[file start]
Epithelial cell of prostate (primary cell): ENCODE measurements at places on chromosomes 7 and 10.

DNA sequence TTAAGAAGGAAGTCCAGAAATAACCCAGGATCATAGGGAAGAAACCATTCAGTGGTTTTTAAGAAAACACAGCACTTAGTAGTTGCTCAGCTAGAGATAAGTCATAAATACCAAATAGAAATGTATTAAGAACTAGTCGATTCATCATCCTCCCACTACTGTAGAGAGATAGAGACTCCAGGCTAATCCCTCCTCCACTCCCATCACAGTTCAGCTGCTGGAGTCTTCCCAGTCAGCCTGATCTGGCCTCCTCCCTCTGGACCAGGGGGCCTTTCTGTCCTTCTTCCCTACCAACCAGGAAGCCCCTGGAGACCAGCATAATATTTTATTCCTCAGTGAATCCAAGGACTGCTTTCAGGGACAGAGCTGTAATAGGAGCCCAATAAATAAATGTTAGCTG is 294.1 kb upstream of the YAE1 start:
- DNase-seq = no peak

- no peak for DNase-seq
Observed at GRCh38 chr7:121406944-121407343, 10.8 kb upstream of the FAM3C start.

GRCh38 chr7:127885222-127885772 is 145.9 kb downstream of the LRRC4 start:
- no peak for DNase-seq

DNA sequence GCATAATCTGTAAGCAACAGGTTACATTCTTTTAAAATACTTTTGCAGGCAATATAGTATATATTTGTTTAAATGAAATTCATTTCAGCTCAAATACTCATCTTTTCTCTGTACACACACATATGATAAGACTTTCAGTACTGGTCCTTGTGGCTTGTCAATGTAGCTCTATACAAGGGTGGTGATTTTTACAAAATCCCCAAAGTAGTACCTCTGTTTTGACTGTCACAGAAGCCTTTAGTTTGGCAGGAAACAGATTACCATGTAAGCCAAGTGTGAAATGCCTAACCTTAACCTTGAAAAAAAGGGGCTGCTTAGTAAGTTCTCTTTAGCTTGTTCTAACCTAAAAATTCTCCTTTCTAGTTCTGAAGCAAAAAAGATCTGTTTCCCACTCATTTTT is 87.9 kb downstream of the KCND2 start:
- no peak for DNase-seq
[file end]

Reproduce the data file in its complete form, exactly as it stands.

Epithelial cell of prostate (primary cell): ENCODE measurements at places on chromosomes 7 and 10.

DNA sequence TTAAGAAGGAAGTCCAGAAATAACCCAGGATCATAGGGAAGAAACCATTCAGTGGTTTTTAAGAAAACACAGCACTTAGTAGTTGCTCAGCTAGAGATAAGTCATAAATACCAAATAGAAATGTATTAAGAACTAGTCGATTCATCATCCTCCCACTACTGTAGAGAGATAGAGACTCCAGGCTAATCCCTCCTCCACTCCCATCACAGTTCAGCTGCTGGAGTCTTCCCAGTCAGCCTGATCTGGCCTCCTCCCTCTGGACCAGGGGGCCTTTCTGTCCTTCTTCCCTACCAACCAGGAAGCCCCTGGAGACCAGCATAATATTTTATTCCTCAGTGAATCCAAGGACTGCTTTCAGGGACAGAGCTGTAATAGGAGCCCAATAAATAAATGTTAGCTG is 294.1 kb upstream of the YAE1 start:
- DNase-seq = no peak

- no peak for DNase-seq
Observed at GRCh38 chr7:121406944-121407343, 10.8 kb upstream of the FAM3C start.

GRCh38 chr7:127885222-127885772 is 145.9 kb downstream of the LRRC4 start:
- no peak for DNase-seq

DNA sequence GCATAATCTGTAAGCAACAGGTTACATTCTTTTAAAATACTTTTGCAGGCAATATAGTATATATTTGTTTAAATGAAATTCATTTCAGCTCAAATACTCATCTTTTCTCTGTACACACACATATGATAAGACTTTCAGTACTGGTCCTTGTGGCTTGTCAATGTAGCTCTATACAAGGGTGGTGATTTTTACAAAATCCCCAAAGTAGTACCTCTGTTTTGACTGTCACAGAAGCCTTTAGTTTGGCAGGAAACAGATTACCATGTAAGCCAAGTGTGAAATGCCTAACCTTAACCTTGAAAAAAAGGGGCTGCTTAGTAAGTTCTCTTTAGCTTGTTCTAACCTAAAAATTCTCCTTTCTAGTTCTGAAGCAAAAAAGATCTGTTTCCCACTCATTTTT is 87.9 kb downstream of the KCND2 start:
- no peak for DNase-seq